This is entry number 279, published on 27 September 2011, of a blog on the Planning Act 2008 infrastructure planning and authorisation regime. Click here for a link to the whole blog.
Today’s entry reports on the latest status of the Localism Bill.
The National Planning Policy Framework controversy has rather eclipsed the other instrument of significant change in the planning sphere - the Localism Bill. This has continued its progress through Parliament with over 180 further amendments either already made to it or in the pipeline.
Seven days' debate have been allocated at report stage in the House of Lords. Four of these have taken place and the remaining days are on 10, 12 and 17 October, after the 'conference adjournment'.
Here is a summary of what the government amendments do (i.e. the only ones that will be made to the Bill). The amendments are listed in various documents on this page, but it is difficult to keep track of them as the Bill progresses.
Generally, a few powers to make delegated legislation are substituted with the specifics that would have been in the delegated legislation - the government may have been stung by criticisms that it was reserving over 100 powers to itself.
A suite of clauses allows the transfer of public functions to local authorities, economic prosperity boards and combined authorities. Even government functions can be transferred, as long as they do not involve making legislation, so this could be used quite creatively and is intended to lead to more autonomous cities. The transfers have to be made by the government, however, on the application of one or more local authorities, so we are not about to see Manchester declaring UDI.
The general power of competence is extended (in a constrained way) to Integrated Transport Authorities, Passenger Transport Executives, Economic Prosperity Boards and combined authorities. Constrained, because these bodies have a specific remit - e.g. transport - and so the general power must be exercised within that overall purpose.
There are lots of minor amendments to schedule 2 (local authority governance arrangements). The most controversial issue, the establishment of shadow mayors, was removed earlier, at committee stage.
Local authorities will be able to change between whole council elections to elections by thirds etc. (or vice versa) more flexibly but no more frequently than every five years. I have heard that elections by thirds cause problems because it is the run up to an election a lot of the time, which makes decision-making difficult.
There are several changes to the requirement for a register of members' interests and the disclosure of pecuniary interests.
There is a major revamp of the EU fines provisions, where the government can pass fines down to local authorities and other public bodies. These include the government having to publish policy on when it will pass on EU fines, and more on which non-local authorities can be subject to fines.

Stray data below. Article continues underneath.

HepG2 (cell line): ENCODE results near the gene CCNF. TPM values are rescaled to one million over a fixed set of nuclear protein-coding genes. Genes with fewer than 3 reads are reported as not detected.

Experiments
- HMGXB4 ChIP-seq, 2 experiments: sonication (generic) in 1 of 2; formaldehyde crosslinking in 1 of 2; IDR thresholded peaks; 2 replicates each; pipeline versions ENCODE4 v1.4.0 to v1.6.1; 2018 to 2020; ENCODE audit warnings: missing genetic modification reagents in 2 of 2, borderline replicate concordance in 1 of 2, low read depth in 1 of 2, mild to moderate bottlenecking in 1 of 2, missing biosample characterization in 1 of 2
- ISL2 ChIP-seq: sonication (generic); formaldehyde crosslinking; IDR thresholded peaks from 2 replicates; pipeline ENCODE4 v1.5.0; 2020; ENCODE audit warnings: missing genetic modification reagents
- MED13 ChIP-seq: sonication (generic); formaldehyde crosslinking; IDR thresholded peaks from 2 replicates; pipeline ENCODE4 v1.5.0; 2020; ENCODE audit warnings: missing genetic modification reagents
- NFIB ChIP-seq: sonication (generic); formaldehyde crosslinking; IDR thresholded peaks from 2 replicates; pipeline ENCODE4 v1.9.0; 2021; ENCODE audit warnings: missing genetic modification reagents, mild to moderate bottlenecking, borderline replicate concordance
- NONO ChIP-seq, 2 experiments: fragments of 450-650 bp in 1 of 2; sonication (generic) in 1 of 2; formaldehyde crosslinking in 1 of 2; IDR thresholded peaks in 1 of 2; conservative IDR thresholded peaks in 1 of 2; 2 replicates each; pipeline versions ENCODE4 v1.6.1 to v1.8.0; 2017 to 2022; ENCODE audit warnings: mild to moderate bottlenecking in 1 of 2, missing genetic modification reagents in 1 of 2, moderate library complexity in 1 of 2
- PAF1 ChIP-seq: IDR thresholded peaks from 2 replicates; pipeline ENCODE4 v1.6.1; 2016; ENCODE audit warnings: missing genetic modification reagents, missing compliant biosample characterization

On the 'community right to challenge', local authorities rather than the government will be able to set out periods for inviting expressions of interest to take over council services.
On 'assets of community value' (wrongly called the 'community right to buy'), what is community value is spelt out more clearly. A phrase I haven't seen in legislation before - 'it is realistic to think' - is used to test whether something not currently of community value but could be in the next five years. The definition also refers to 'non-ancillary uses' - perhaps trying to scope out uses like private land that hosts the village cricket match, another complaint about the current draft.
There is an extensive list of types of disposal of land that do not trigger the delay in sale. The lengths of the delay periods are to be fixed rather than left to regulations: the period within which expressions of interest may be made is to be six weeks, a bid can be made within six months, and the sale must take place within 18 months to avoid triggering the delay again.
There are changes to 'planning assumptions' amendments. These are to do with working out what planning permission land might have had that is subject to compulsory purchase, for the purpose of calculating compensation.
Finally, and unusually, there is an amendment to the 'long title' of the Bill (which summarises what it does). This doesn't happen very often, and is only a minor correction - to change the 'Local Commission for Administration' to the 'Commission for Local Administration' - but is worth noting for its novelty.
After the remaining three days of report stage, a third reading debate will take place in the Lords (which could be more than one day, and further amendments may be made). The Bill then returns to the Commons to approve the amendments made in the Lords and sometimes goes back to the Lords if any are not approved or more are made. This is the Parliamentary equivalent of version control and is known as 'ping pong'. Finally, the Bill will receive Royal Assent, probably in November or December, and we will have the Localism Act 2011.